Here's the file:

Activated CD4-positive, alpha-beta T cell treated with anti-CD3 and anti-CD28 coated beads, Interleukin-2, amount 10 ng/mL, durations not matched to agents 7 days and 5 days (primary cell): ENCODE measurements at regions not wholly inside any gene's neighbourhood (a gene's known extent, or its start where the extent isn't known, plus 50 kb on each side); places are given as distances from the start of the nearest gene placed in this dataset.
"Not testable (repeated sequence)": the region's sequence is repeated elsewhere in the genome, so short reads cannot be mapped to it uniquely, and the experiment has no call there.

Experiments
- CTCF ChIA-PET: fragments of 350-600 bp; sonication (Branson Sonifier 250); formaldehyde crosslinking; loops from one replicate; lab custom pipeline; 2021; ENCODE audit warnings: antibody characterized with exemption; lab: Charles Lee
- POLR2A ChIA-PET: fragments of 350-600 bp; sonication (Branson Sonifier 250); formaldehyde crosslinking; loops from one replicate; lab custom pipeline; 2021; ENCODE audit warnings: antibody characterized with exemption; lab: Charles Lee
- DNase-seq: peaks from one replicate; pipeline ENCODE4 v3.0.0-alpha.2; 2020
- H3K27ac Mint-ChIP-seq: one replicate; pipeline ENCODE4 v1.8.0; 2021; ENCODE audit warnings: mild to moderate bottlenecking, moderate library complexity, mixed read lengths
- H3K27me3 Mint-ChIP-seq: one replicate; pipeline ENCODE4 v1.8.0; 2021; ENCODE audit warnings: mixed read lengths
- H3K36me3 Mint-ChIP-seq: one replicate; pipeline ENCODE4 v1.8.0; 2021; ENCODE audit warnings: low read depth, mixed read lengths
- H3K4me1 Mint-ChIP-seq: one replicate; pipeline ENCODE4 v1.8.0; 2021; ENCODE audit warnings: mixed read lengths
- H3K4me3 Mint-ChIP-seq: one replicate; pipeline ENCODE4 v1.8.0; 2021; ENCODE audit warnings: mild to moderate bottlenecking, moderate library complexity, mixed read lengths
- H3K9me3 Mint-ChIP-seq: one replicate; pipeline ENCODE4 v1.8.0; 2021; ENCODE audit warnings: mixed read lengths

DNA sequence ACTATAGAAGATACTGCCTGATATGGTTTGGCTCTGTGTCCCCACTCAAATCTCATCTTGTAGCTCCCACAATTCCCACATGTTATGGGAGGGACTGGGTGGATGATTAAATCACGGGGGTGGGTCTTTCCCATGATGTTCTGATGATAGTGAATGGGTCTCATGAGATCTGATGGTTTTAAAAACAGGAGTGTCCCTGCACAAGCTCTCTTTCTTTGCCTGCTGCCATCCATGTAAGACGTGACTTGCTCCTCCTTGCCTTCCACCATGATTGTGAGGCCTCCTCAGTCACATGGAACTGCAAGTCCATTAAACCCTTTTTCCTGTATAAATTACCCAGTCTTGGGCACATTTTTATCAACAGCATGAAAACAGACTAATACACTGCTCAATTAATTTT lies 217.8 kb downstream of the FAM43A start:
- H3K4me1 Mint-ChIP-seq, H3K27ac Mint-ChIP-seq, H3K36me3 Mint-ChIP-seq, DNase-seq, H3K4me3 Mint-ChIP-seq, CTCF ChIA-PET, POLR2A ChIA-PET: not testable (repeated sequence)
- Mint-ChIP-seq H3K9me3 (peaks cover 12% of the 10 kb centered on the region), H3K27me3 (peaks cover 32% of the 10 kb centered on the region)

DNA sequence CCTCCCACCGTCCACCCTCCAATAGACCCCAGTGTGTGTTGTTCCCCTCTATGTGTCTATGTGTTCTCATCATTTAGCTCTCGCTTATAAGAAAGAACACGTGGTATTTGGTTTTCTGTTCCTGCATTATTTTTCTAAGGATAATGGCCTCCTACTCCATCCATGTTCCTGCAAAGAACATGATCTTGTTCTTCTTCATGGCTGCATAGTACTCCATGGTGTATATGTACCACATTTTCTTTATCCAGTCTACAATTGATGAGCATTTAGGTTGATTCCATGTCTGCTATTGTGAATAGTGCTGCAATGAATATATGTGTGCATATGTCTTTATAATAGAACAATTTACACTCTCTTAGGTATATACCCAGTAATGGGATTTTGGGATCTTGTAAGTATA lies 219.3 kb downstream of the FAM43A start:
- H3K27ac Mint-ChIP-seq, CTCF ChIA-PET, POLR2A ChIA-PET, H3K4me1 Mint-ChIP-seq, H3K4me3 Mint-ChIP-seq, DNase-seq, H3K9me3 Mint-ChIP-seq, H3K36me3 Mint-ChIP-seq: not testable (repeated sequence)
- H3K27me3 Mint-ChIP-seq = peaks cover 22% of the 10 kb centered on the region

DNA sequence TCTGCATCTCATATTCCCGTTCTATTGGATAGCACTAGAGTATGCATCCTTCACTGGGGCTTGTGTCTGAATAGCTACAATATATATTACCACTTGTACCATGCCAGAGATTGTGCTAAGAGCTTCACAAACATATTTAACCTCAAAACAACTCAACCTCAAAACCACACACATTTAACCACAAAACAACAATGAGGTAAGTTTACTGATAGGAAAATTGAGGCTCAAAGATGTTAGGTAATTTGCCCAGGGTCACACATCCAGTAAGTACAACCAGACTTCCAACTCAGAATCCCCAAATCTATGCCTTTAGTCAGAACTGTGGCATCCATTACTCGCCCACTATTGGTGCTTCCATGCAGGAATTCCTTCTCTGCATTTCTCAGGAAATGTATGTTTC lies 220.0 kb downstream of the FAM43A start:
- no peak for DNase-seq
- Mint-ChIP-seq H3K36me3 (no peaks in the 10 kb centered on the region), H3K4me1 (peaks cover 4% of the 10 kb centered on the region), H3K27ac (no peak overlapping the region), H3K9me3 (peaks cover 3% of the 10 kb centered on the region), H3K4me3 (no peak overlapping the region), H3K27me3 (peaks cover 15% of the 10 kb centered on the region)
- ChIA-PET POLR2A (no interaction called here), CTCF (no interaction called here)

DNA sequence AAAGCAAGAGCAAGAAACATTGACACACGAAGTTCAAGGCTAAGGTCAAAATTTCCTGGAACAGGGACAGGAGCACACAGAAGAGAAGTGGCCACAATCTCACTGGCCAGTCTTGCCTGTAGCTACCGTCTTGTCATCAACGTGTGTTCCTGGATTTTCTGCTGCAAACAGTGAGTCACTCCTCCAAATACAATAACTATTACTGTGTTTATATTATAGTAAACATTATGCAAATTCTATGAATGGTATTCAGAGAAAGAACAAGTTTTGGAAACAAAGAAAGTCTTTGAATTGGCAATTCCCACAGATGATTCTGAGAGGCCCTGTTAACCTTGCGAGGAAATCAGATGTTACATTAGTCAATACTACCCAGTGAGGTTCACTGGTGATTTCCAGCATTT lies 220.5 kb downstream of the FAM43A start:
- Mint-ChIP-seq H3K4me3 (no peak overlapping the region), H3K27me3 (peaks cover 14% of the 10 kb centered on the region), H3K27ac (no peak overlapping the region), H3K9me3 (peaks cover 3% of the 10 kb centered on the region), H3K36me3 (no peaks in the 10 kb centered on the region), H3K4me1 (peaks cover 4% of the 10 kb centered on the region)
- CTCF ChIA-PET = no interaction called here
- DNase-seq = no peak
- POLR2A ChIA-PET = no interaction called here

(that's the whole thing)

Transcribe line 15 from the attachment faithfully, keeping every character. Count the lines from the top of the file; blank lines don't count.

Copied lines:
- Mint-ChIP-seq H3K9me3 (peaks cover 12% of the 10 kb centered on the region), H3K27me3 (peaks cover 32% of the 10 kb centered on the region)